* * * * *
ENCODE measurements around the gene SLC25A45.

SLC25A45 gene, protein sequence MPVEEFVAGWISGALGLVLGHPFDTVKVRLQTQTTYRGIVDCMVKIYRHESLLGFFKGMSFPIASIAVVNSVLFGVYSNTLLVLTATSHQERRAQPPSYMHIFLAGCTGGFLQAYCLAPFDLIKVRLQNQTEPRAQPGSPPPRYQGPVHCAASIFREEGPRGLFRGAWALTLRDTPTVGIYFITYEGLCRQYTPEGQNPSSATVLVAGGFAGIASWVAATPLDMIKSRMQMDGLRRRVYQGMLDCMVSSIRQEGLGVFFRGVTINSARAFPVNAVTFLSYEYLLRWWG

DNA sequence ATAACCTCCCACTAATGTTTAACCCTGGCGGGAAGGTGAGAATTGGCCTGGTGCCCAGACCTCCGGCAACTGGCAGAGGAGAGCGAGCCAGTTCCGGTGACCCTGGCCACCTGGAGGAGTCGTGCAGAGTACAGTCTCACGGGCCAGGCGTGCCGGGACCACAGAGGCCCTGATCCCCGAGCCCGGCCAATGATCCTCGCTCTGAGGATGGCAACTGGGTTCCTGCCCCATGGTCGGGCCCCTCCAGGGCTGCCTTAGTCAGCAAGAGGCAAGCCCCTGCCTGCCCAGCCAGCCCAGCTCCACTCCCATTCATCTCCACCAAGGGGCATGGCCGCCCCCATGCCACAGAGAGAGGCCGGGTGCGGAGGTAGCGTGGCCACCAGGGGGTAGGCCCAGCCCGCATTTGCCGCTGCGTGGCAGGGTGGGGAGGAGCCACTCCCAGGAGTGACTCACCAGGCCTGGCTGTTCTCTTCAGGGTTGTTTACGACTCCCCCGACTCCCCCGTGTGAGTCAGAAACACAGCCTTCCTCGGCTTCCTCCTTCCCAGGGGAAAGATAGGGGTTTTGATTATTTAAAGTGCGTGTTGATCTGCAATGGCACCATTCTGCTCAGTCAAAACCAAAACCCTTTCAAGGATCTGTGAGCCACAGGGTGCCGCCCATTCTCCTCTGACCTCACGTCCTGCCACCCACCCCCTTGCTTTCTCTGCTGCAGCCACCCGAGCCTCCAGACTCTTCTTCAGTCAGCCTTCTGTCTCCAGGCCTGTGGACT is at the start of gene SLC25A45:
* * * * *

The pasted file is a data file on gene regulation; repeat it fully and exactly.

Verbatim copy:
ENCODE measurements around the gene SLC25A45.

SLC25A45 gene, protein sequence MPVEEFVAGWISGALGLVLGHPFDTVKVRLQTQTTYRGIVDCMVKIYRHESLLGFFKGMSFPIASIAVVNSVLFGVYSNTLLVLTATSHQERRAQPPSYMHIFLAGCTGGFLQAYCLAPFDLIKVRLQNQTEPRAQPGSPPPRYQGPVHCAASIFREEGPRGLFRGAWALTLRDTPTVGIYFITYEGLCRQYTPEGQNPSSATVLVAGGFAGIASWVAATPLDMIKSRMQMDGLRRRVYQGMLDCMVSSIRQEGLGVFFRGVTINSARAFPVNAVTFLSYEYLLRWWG

DNA sequence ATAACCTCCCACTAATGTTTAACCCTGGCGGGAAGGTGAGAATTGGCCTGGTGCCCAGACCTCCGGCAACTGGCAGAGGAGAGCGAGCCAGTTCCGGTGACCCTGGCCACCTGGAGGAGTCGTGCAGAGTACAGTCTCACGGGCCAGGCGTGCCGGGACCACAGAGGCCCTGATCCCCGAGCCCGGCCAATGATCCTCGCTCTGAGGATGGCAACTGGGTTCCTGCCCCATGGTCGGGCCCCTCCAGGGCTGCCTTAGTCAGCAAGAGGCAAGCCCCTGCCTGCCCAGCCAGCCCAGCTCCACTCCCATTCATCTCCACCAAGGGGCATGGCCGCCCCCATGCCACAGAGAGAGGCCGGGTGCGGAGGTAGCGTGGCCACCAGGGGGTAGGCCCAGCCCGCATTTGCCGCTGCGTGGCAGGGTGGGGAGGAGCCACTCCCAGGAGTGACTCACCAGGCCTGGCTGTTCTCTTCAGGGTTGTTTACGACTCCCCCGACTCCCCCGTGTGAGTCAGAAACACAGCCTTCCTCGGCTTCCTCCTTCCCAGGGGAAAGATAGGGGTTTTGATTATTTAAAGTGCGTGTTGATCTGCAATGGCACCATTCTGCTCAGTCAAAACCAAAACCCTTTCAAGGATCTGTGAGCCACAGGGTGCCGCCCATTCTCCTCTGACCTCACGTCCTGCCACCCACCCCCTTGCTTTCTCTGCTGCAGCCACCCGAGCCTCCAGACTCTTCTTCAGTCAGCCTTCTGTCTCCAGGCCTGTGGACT is at the start of gene SLC25A45: